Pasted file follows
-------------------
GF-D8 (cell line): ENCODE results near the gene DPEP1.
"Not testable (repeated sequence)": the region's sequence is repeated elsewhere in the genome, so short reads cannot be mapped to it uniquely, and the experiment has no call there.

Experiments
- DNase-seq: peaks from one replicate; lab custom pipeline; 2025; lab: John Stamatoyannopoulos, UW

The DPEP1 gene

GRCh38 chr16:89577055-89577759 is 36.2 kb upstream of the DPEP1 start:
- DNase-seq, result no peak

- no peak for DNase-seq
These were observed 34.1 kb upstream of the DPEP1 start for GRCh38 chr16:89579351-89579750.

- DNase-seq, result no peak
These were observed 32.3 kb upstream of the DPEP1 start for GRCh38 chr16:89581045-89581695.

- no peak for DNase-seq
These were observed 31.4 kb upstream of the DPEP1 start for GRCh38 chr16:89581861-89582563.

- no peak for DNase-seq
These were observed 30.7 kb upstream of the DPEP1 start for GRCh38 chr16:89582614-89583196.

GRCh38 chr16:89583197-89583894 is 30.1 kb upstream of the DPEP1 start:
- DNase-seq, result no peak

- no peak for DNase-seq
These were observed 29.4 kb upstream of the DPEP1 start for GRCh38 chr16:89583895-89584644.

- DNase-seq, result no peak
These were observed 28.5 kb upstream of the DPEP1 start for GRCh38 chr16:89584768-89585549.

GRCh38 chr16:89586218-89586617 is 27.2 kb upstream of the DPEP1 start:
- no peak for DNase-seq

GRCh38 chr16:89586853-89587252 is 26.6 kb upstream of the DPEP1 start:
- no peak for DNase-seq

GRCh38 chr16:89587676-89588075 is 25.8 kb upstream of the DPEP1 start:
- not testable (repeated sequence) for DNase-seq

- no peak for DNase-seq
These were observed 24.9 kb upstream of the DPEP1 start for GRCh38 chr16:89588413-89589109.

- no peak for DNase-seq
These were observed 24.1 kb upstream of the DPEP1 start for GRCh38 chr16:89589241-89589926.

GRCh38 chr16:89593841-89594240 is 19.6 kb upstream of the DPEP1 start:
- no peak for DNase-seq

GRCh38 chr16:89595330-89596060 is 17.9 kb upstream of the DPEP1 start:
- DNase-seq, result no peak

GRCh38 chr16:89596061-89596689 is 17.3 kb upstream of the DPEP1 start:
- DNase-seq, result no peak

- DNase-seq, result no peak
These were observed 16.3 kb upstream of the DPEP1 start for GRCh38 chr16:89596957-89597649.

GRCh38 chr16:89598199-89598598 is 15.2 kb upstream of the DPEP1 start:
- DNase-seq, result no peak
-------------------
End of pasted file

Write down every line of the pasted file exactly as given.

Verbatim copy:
GF-D8 (cell line): ENCODE results near the gene DPEP1.
"Not testable (repeated sequence)": the region's sequence is repeated elsewhere in the genome, so short reads cannot be mapped to it uniquely, and the experiment has no call there.

Experiments
- DNase-seq: peaks from one replicate; lab custom pipeline; 2025; lab: John Stamatoyannopoulos, UW

The DPEP1 gene

GRCh38 chr16:89577055-89577759 is 36.2 kb upstream of the DPEP1 start:
- DNase-seq, result no peak

- no peak for DNase-seq
These were observed 34.1 kb upstream of the DPEP1 start for GRCh38 chr16:89579351-89579750.

- DNase-seq, result no peak
These were observed 32.3 kb upstream of the DPEP1 start for GRCh38 chr16:89581045-89581695.

- no peak for DNase-seq
These were observed 31.4 kb upstream of the DPEP1 start for GRCh38 chr16:89581861-89582563.

- no peak for DNase-seq
These were observed 30.7 kb upstream of the DPEP1 start for GRCh38 chr16:89582614-89583196.

GRCh38 chr16:89583197-89583894 is 30.1 kb upstream of the DPEP1 start:
- DNase-seq, result no peak

- no peak for DNase-seq
These were observed 29.4 kb upstream of the DPEP1 start for GRCh38 chr16:89583895-89584644.

- DNase-seq, result no peak
These were observed 28.5 kb upstream of the DPEP1 start for GRCh38 chr16:89584768-89585549.

GRCh38 chr16:89586218-89586617 is 27.2 kb upstream of the DPEP1 start:
- no peak for DNase-seq

GRCh38 chr16:89586853-89587252 is 26.6 kb upstream of the DPEP1 start:
- no peak for DNase-seq

GRCh38 chr16:89587676-89588075 is 25.8 kb upstream of the DPEP1 start:
- not testable (repeated sequence) for DNase-seq

- no peak for DNase-seq
These were observed 24.9 kb upstream of the DPEP1 start for GRCh38 chr16:89588413-89589109.

- no peak for DNase-seq
These were observed 24.1 kb upstream of the DPEP1 start for GRCh38 chr16:89589241-89589926.

GRCh38 chr16:89593841-89594240 is 19.6 kb upstream of the DPEP1 start:
- no peak for DNase-seq

GRCh38 chr16:89595330-89596060 is 17.9 kb upstream of the DPEP1 start:
- DNase-seq, result no peak

GRCh38 chr16:89596061-89596689 is 17.3 kb upstream of the DPEP1 start:
- DNase-seq, result no peak

- DNase-seq, result no peak
These were observed 16.3 kb upstream of the DPEP1 start for GRCh38 chr16:89596957-89597649.

GRCh38 chr16:89598199-89598598 is 15.2 kb upstream of the DPEP1 start:
- DNase-seq, result no peak